Farm leaders in Scotland say they remain concerned that the Scottish government will fail to start making support payments in December and have called for a clearer steer on the likely timing.
NFU Scotland has met representatives of the major clearing banks to discuss the financial requirements of the agricultural sector over the coming weeks, amid fears that serious cashflow problems are looming.
Earlier this month the union said despite Scottish government statements to the contrary, it did not believe payments under the new Basic Payment Scheme would be delivered in the normal December window.
Two weeks on it was still of the opinion that this would be the case and the Scottish government should make a “a clear statement on when support payments will be made, and what value will be attached to those payments.”
The impact delays to support payments could have on the farming community was spelled out at the meeting at the union’s head office at Ingliston, Edinburgh, attended by representatives of Clydesdale Bank, Bank of Scotland, HSBC, Royal Bank of Scotland, TSB Bank and Santander.
Speaking afterwards NFU Scotland chief executive Scott Walker said: “Having already had conversations with the agricultural supply trade about delayed payments and cashflow problems this winter, it was important that we had that same conversation with our leading banking providers, and what arrangements need to be put into place to assist farming businesses.
“Banks have already told their customers that they are able to provide bridging loan provisions to cover the period from when direct payments were expected to arrive and when they will arrive.
“It is important that any farmer who thinks they may need to make use of this provision contacts their bank early.”
Mr Walker said it was important that farmers started to review their position now, rather than later.
“For those banks with a large number of farming customers, if all customers wait until December, the traditional time for payments to arrive, then the provisions may not be able to be put in place as quickly as some farmers may require,” he said.
A Scottish government spokesman said the administration was working hard to get payments to farmers before the end of the year.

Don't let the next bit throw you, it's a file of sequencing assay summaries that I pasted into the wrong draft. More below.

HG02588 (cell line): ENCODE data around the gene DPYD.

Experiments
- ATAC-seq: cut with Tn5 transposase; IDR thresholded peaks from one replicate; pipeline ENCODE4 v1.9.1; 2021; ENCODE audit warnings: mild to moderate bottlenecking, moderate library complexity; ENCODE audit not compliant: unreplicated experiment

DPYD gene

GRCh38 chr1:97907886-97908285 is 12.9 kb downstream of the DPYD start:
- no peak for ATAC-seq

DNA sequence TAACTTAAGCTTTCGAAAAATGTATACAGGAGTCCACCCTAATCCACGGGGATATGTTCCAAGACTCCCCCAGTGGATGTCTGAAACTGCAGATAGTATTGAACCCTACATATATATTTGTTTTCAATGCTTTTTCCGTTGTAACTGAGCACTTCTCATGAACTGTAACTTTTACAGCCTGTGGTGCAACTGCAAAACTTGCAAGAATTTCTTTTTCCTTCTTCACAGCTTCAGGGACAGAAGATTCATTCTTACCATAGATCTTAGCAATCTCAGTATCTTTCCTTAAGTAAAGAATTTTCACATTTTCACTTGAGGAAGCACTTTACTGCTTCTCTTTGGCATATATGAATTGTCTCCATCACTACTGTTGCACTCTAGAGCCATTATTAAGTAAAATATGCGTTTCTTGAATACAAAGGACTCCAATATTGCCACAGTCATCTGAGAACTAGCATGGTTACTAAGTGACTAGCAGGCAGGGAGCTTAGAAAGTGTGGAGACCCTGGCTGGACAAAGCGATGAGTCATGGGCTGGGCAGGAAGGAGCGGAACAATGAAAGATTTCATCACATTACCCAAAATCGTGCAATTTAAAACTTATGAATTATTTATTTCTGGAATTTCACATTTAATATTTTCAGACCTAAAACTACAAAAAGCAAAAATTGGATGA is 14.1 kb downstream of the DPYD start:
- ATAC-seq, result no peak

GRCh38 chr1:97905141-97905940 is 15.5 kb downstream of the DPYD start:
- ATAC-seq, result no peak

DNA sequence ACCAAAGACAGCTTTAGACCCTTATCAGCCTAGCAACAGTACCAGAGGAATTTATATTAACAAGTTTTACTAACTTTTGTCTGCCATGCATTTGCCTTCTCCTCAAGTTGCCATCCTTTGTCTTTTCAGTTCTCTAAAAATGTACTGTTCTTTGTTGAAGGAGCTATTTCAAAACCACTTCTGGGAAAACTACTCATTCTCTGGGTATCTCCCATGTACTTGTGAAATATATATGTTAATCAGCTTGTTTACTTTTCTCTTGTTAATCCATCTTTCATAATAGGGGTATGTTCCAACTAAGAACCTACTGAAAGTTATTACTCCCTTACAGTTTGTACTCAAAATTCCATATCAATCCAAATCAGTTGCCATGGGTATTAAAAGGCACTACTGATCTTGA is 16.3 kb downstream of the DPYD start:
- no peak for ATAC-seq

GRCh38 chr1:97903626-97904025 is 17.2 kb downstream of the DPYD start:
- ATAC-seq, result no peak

“Our aim remains to begin payments before the end of the year if possible and once we are in a position to confirm the exact timescale we will do that. Many administrations across Europe are in a similar position to Scotland,” the spokesman told Farmers Weekly.
“The EU payment window runs from December to June and we have a good record in beginning payments at the start of that window. However, the new more complex CAP is radically different to the former policy and has required the introduction of new systems,” he said.
“We recognise and are sensitive to the cashflow issues facing the industry and we are working flat out to be able to begin making basic payments as soon as possible.
“[This year] was always going to be challenging with the biggest CAP reform in a generation to be implemented. During the CAP negotiations NFUS made clear that we had to get the policy decisions right even if that meant more complexity and an impact on timing in the first year,” the spokesman added.
The Scottish government said onerous inspection requirements had added to the complexity of administering the new CAP payment system.
“With more than 21,000 Single Application Forms to process and around 1,300 farms to inspect, what would have been helpful is flexibility on the inspection requirements for payments to be made in the normal payment window after 1 December.
“We will continue to press the EU Commission on this, although time is running out for this to be of any benefit,” the spokesman said.